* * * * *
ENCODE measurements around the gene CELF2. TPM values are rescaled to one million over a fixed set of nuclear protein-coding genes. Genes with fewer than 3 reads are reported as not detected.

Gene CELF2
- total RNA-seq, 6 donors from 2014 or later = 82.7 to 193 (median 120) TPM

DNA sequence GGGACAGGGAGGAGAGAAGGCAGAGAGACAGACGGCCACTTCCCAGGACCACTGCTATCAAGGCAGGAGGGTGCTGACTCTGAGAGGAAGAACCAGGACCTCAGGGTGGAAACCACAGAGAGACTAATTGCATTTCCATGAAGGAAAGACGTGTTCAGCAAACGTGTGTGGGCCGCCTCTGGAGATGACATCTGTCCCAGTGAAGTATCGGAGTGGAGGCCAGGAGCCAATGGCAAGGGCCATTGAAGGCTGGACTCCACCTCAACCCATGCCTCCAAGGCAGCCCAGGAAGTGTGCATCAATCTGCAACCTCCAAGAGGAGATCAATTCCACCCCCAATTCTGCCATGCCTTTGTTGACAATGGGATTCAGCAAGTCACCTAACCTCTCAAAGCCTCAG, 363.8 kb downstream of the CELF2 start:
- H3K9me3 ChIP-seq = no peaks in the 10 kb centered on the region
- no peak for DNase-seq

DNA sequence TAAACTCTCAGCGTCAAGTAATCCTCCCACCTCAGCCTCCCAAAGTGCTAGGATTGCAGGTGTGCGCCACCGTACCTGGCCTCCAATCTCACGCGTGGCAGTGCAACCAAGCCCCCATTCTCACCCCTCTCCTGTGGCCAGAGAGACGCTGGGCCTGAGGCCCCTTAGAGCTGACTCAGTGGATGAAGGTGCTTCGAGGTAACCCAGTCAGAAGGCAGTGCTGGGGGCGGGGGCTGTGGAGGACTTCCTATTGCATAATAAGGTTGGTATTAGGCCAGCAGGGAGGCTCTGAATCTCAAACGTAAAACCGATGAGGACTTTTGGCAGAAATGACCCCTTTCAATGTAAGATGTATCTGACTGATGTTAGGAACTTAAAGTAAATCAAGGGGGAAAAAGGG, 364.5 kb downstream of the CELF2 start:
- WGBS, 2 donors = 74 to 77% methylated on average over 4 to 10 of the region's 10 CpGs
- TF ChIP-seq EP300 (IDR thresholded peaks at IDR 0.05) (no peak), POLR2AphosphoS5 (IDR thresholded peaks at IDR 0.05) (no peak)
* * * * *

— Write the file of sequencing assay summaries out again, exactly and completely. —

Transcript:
ENCODE measurements around the gene CELF2. TPM values are rescaled to one million over a fixed set of nuclear protein-coding genes. Genes with fewer than 3 reads are reported as not detected.

Gene CELF2
- total RNA-seq, 6 donors from 2014 or later = 82.7 to 193 (median 120) TPM

DNA sequence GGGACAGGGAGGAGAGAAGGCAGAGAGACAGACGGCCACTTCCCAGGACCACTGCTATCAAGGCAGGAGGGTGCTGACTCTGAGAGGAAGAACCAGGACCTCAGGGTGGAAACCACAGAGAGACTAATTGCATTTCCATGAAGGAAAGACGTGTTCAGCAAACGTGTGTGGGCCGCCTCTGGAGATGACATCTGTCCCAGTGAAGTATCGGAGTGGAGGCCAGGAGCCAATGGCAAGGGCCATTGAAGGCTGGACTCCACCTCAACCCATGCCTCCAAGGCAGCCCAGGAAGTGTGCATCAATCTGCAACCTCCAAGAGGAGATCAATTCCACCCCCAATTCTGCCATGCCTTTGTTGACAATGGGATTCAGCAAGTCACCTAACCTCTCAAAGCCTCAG, 363.8 kb downstream of the CELF2 start:
- H3K9me3 ChIP-seq = no peaks in the 10 kb centered on the region
- no peak for DNase-seq

DNA sequence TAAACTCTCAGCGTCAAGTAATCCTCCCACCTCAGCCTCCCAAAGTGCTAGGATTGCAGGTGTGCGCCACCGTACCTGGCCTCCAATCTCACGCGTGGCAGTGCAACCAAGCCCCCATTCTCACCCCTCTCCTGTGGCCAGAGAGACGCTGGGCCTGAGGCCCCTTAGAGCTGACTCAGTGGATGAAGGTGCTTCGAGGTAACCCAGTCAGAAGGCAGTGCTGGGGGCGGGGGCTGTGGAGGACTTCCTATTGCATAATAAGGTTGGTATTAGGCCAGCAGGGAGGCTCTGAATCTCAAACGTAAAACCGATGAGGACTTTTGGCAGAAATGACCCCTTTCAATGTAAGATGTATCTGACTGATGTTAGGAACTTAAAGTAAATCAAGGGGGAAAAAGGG, 364.5 kb downstream of the CELF2 start:
- WGBS, 2 donors = 74 to 77% methylated on average over 4 to 10 of the region's 10 CpGs
- TF ChIP-seq EP300 (IDR thresholded peaks at IDR 0.05) (no peak), POLR2AphosphoS5 (IDR thresholded peaks at IDR 0.05) (no peak)